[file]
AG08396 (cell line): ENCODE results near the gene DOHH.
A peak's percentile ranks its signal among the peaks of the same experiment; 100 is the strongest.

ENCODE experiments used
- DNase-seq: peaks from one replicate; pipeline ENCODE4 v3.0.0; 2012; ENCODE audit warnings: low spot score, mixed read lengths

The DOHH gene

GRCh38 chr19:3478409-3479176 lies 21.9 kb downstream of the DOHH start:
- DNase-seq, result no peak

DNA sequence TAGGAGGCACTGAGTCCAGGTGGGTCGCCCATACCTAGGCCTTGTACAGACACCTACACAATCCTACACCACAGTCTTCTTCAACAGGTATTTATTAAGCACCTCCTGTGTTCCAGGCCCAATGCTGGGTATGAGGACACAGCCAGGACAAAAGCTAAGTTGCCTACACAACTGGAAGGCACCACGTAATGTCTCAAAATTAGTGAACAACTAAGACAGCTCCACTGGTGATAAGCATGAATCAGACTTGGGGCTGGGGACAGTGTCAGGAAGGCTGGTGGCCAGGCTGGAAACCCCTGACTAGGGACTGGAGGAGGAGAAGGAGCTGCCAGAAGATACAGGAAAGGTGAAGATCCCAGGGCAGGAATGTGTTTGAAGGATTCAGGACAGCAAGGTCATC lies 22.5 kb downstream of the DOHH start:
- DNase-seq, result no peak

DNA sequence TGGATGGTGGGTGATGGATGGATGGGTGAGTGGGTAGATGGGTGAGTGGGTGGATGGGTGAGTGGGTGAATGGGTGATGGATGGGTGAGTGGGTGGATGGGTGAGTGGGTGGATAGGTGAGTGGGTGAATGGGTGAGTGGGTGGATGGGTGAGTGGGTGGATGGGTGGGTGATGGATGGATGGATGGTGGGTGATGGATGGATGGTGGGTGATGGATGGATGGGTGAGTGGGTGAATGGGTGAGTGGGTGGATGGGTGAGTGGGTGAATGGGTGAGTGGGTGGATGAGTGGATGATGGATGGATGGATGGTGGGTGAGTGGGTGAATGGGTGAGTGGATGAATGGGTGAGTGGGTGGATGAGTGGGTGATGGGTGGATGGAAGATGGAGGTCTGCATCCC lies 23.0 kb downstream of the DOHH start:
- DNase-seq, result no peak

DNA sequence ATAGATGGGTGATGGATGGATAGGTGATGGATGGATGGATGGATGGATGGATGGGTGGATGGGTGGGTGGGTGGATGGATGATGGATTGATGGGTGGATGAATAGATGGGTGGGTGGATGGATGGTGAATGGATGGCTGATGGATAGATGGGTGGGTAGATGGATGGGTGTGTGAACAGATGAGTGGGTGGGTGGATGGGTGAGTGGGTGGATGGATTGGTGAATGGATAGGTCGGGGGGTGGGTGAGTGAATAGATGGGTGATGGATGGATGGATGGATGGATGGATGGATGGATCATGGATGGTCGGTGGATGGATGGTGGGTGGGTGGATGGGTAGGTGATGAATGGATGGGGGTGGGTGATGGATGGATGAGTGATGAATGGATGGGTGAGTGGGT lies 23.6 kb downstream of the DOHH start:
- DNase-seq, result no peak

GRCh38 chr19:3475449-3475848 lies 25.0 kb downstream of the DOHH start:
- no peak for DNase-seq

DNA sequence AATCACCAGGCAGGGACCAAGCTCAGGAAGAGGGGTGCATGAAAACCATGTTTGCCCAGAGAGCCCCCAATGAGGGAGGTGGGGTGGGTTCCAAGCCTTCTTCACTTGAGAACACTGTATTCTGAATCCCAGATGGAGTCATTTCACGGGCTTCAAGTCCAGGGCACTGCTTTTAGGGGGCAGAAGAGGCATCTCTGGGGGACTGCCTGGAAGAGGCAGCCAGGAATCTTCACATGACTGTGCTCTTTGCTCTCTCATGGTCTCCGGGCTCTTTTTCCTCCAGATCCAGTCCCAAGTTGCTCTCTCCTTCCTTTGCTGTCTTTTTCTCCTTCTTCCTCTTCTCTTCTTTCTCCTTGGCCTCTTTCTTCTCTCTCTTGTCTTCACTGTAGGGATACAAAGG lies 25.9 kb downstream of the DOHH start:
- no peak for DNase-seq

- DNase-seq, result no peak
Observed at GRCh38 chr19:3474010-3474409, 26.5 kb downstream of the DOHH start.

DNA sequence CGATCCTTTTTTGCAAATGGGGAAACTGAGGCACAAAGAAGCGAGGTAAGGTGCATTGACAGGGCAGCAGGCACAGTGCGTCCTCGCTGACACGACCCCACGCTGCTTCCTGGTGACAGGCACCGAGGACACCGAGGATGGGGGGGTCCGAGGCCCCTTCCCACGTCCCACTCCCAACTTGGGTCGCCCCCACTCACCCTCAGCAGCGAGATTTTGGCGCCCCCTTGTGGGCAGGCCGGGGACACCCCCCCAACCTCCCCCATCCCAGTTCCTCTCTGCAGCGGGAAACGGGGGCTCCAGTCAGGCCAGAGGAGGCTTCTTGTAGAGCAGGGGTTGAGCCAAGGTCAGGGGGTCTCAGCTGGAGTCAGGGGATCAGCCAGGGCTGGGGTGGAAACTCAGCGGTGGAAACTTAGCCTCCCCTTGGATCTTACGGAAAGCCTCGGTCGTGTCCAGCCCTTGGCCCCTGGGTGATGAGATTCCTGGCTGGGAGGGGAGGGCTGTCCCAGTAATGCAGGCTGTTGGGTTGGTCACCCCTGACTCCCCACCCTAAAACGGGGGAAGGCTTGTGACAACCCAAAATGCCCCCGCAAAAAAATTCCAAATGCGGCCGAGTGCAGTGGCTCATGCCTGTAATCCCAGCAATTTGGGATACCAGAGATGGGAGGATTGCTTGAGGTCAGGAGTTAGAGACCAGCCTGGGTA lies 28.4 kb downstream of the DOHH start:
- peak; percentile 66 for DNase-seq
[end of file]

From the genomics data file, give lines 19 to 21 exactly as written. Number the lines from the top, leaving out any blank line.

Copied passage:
Observed at GRCh38 chr19:3474010-3474409, 26.5 kb downstream of the DOHH start.

DNA sequence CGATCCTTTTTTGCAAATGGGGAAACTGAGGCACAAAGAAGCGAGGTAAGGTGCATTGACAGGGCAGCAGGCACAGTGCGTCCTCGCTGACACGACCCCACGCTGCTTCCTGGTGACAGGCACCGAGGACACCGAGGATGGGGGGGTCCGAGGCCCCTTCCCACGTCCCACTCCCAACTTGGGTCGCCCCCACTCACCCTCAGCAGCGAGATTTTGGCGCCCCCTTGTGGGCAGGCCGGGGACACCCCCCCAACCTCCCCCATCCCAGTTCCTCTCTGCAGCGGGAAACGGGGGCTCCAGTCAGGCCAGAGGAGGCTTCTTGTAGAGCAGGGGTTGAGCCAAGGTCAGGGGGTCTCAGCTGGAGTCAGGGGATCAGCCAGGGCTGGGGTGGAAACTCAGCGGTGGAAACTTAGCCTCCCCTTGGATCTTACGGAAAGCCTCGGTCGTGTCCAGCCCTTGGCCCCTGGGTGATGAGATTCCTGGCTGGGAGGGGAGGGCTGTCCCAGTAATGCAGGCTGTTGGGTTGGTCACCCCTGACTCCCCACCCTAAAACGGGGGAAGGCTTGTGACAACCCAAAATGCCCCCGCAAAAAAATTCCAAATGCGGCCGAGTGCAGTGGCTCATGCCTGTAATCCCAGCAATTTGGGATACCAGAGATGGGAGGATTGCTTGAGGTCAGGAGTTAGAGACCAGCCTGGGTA lies 28.4 kb downstream of the DOHH start:
- peak; percentile 66 for DNase-seq